borrowed words.

February 12, 2018

February puddles from a moment I took just for myself. And this:

“‘For Ahkeem,’ along with ‘Quest,’ and ‘Step,’ reminds white audiences that it is not enough to agree that black lives matter, but that it is also necessary to try and understand how black lives are lived.”

– Peter Keough for the Boston Globe

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From a film review of three recent documentary films, “For Ahkeem,” “Quest,” and “Step,” which chronicle the lives of black teenagers living in America. Three films to watch this February and to consider far longer than that. Related reading: This piece from Courtney Martin about Opportunity Hoarding.

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11 Comments

  • Reply Myriam February 12, 2018 at 11:34 am

    Always looking for film recommendations… Thanks for sharing. The Opportunity Hoarding piece is great too!! As a mother raising children in Guatemala, this really struck a chord with me. So many of our actions come from a place of privilege. Good to keep that at the forefront, even though it’s hard.

  • Reply Sally February 12, 2018 at 11:54 am

    Yes! Loved that Courtney E. Martin piece and the conversation she is bringing forth.

    I’m sure you’re familiar but also wanted to note that Nicole Hannah-Jones has done so much important work on segregated schools and the problems they bring to bear (problems that many white people do not want to face). Her NYTimes piece “Choosing a School for my Daughter in a Segregated City” (http://nyti.ms/2nZgEle) and her This American Life piece “The Problem We All Live With” (http://bit.ly/2D9d95k) are illuminating/heartbreaking/crucial for white people to sit with.

    Also thanks for cluing me into these films. Very interested in seeing all three!

    • Reply ERIN BOYLE February 13, 2018 at 3:39 pm

      Yes, agreed! Thanks for including the links here!

  • Reply Sophia February 12, 2018 at 3:35 pm

    I went to a conference on white privilege recently, led by Robin DiAngelo (author of many great books on the subject). Her resounding message for those of us who identified as white was how crucial it is for us to deeply confront how our own white lives are lived. How have our lives been shaped by race? I have personally really appreciated her work and perspective.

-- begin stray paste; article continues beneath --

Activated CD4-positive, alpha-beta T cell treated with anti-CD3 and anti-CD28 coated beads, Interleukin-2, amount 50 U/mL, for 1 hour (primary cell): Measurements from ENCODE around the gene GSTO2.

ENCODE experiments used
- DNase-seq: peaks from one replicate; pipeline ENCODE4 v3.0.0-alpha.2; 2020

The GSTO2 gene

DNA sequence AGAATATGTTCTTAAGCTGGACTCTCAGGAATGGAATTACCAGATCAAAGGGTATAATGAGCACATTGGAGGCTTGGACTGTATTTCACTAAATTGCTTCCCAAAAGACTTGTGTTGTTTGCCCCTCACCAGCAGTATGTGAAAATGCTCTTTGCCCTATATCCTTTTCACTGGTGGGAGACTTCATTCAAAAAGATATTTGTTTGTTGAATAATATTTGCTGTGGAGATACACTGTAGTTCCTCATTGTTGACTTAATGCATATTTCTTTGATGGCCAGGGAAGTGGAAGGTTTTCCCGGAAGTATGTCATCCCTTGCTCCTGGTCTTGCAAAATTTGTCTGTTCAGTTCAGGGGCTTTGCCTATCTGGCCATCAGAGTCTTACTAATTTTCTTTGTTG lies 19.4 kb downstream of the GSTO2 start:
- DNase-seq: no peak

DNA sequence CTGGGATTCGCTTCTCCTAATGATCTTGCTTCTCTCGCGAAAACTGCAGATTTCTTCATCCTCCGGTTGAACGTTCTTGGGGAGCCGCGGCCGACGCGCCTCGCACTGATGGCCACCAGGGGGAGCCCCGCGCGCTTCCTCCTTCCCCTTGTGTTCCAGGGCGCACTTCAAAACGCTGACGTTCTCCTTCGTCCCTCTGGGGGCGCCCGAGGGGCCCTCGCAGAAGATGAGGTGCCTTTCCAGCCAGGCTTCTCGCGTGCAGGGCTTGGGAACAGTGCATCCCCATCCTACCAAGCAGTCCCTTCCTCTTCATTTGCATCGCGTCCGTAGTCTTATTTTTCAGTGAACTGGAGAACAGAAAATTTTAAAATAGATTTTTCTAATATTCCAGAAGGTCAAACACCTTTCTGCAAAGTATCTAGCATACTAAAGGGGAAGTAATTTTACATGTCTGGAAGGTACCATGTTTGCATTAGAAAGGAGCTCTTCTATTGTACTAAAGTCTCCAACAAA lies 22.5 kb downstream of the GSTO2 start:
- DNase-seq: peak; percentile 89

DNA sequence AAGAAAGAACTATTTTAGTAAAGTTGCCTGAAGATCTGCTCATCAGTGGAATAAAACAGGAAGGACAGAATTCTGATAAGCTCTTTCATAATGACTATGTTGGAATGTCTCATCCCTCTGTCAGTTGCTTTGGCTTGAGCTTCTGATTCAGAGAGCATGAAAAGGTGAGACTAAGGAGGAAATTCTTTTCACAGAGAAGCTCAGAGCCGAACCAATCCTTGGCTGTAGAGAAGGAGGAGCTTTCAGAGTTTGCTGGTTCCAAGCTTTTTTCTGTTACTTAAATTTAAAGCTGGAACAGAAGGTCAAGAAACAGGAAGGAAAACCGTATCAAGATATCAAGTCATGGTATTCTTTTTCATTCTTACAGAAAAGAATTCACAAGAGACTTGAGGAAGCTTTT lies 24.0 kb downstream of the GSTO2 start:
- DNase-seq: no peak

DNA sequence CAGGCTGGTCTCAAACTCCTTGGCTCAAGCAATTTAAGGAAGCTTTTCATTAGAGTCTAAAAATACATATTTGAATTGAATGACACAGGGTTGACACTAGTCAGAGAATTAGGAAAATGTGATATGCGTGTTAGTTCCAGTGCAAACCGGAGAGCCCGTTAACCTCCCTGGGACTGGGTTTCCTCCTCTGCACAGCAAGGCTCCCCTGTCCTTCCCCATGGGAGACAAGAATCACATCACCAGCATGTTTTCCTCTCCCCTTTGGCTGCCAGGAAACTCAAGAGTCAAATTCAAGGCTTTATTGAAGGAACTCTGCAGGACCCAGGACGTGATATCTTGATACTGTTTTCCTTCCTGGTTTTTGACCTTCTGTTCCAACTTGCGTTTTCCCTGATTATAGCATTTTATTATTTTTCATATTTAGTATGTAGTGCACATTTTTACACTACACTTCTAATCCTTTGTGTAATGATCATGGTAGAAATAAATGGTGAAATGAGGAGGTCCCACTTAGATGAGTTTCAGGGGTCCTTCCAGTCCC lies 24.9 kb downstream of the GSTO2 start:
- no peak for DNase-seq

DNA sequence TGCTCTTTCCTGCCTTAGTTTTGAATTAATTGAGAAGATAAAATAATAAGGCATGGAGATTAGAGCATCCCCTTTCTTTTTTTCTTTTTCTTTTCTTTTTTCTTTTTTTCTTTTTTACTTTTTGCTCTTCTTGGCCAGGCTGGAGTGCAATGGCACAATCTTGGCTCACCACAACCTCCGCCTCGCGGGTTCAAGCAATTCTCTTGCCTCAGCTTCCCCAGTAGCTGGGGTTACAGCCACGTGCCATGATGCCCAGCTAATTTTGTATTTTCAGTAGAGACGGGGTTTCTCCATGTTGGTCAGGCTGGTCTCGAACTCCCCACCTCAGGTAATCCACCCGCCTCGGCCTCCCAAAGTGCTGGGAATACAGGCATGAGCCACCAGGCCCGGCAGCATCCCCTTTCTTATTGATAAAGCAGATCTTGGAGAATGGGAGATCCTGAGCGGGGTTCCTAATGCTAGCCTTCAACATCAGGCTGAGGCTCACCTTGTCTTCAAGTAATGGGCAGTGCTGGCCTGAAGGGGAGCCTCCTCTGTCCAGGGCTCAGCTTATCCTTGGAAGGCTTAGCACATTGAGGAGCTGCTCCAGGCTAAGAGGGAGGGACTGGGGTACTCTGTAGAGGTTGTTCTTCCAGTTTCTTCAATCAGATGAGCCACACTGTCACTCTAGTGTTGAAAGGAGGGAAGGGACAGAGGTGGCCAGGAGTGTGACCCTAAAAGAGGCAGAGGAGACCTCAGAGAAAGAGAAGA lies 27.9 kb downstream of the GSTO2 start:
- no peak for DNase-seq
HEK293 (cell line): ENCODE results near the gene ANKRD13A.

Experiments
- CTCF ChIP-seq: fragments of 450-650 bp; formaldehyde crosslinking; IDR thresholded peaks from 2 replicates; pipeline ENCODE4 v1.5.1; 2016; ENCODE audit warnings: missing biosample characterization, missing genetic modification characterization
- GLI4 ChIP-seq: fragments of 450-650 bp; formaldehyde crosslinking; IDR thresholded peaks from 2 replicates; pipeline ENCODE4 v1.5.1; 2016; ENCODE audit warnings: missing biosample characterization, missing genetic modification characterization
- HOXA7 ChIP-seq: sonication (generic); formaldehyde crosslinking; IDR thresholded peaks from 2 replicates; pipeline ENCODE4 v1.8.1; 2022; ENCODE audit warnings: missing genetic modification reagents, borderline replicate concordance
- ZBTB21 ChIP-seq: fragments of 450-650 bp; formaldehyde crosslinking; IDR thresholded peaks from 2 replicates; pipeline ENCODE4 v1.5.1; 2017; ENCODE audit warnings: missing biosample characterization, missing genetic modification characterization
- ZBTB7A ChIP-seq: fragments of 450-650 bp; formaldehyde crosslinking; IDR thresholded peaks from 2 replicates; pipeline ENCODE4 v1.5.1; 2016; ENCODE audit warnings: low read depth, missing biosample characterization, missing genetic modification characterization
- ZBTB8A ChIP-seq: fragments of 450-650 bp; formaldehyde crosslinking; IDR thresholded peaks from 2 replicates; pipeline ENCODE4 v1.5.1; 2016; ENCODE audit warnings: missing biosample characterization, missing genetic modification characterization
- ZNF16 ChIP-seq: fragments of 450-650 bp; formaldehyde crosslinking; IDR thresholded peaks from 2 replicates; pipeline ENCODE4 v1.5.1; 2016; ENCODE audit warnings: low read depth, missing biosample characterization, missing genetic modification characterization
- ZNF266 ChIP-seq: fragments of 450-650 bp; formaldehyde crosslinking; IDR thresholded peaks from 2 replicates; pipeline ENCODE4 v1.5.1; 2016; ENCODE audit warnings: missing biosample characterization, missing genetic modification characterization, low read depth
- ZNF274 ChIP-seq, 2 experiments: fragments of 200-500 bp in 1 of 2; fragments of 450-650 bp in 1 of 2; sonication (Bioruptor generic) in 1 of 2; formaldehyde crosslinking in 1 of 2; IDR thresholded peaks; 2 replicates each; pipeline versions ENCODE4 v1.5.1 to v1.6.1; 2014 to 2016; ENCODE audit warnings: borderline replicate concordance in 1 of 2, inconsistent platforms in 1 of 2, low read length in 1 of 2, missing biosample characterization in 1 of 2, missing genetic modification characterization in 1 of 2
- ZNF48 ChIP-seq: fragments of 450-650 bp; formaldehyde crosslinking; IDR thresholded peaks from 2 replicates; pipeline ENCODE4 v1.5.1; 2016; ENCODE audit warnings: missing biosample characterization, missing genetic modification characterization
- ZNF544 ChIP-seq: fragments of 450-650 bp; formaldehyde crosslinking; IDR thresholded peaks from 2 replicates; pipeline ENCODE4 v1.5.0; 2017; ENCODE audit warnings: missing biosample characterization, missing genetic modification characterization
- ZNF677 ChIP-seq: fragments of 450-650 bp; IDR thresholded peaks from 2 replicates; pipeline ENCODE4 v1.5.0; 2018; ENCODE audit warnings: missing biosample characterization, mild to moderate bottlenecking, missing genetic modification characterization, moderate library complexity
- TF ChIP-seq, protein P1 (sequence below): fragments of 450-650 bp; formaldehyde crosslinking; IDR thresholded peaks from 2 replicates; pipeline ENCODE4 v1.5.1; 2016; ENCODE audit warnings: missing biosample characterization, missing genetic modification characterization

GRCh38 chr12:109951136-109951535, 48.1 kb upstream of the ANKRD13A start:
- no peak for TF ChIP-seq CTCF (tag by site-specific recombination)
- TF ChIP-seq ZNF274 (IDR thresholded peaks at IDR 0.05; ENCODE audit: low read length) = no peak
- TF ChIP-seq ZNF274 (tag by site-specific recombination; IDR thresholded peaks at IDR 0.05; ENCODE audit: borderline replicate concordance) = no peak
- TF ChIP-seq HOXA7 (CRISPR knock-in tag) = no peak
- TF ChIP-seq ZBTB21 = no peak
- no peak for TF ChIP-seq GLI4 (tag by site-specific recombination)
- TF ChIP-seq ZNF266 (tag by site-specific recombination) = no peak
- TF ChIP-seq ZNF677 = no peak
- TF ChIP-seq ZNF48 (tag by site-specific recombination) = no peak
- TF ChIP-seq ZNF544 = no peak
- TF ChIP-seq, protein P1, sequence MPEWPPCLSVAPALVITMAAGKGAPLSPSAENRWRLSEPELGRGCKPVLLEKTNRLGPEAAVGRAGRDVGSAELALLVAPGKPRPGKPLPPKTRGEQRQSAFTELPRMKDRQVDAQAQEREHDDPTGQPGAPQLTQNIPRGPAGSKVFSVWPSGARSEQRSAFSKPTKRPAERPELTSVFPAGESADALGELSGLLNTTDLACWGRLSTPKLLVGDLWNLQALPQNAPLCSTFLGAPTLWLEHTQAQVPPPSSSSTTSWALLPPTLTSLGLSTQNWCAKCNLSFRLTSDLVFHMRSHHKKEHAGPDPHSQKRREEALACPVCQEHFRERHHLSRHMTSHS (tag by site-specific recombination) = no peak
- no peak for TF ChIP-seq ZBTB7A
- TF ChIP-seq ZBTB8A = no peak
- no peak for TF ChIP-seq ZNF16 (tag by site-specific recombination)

Much respect to you for using your platform to allow for this conversation.

    • Reply ERIN BOYLE February 13, 2018 at 3:40 pm

      Thanks so much, Sophia.

  • Reply Kat February 12, 2018 at 6:03 pm

    Thanks so much for these links to follow!
    I was talking to my mom over the holidays about white privilege. She has dedicated her life to fighting injustice in the schools systems for children with a disability – of all races, but she was really uncomfortable talking about race and white privilege. I think being raised in the culture of ‘not seeing colour’ makes it hard for that earlier generation to be challenged to think otherwise. The Seeing White podcast was incredible- it gave me the language to describe and talk about race. I definitely feel hopeful for the next generations of white kids where their parents and caregivers are actively seeking to disrupt the systems at play, rather than ‘tolerate’ difference. It is so complex and everyone will have their different journeys but it is so very heartening to see these discussions in the public sphere, so we can be more informed in our private sphere conversations.
    Much thanks again!

    • Reply Sophia February 13, 2018 at 10:15 am

      Thanks for the reminder about the Seeing White podcast that Erin has shared here. Been meaning to listen. Downloading now.

    • Reply Sophia February 13, 2018 at 10:25 am

      Forgot about the Seeing White series from the Scene on Radio podcast! Thanks, Erin, for sharing that one here previously, and Kat for the reminder. Downloading now.

      • Reply Sophia February 14, 2018 at 8:23 am

        Aaaaaand I replied twice. :)) Tech issues yesterday. Whoops!

  • Reply Eva February 12, 2018 at 11:53 pm

    Thank you for sharing! Your photography is so inspiring and makes me want to capture smaller, intimate moments in nature. So lovely!

  • Reply mado February 15, 2018 at 11:52 pm

    The Opportunity Hoarding piece is so great. Preschool is on my mind, and where I live the public school system is universally condemned as a haven for drugs and violence – only people who have no other choice send their children there. As a child I attended public schools for several years in the highly-segregated school system of Cincinnati, where I was usually in the very small minority of white children in my class.

    I’m excited to see other parents wrestling with this dilemma as well. Thanks as always for sharing these perspectives.

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